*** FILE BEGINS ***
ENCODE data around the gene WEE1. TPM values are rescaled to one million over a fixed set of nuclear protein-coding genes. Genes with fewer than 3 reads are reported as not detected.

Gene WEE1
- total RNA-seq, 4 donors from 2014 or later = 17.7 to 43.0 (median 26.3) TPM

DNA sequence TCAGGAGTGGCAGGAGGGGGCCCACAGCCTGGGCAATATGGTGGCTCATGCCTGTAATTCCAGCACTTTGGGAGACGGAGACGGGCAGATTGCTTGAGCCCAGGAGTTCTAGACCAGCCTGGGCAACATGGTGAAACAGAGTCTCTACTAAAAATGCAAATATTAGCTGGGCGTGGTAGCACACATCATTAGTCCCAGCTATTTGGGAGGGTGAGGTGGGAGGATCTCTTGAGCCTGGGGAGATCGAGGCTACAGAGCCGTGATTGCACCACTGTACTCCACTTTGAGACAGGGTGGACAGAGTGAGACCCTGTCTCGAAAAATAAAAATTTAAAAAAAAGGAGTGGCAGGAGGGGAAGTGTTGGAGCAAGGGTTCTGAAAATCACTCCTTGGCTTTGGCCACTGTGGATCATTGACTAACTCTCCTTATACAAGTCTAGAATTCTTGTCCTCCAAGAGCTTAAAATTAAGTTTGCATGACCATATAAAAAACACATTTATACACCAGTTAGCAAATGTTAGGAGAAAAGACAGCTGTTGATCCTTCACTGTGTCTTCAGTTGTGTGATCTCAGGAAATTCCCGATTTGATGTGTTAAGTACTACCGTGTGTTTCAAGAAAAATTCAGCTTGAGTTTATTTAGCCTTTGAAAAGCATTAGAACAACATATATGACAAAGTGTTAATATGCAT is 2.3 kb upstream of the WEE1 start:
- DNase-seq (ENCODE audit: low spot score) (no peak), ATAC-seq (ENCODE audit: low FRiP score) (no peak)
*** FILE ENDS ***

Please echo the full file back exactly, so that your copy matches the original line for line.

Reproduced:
ENCODE data around the gene WEE1. TPM values are rescaled to one million over a fixed set of nuclear protein-coding genes. Genes with fewer than 3 reads are reported as not detected.

Gene WEE1
- total RNA-seq, 4 donors from 2014 or later = 17.7 to 43.0 (median 26.3) TPM

DNA sequence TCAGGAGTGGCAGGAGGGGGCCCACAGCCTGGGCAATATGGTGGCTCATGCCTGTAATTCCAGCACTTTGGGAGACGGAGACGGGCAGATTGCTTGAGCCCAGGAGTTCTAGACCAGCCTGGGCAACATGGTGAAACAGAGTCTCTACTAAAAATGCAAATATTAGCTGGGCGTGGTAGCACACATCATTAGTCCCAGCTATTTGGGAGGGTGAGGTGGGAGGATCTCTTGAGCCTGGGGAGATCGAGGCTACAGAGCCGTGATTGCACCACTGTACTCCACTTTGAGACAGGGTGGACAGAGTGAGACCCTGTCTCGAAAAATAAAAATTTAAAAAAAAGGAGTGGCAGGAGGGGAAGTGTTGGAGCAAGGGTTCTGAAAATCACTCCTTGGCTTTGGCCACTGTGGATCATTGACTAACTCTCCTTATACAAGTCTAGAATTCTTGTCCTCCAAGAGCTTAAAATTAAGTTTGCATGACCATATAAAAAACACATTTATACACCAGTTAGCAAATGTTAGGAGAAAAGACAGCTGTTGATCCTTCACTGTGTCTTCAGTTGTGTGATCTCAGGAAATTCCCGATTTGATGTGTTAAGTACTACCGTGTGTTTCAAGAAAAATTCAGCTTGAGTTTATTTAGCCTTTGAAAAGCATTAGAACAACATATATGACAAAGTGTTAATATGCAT is 2.3 kb upstream of the WEE1 start:
- DNase-seq (ENCODE audit: low spot score) (no peak), ATAC-seq (ENCODE audit: low FRiP score) (no peak)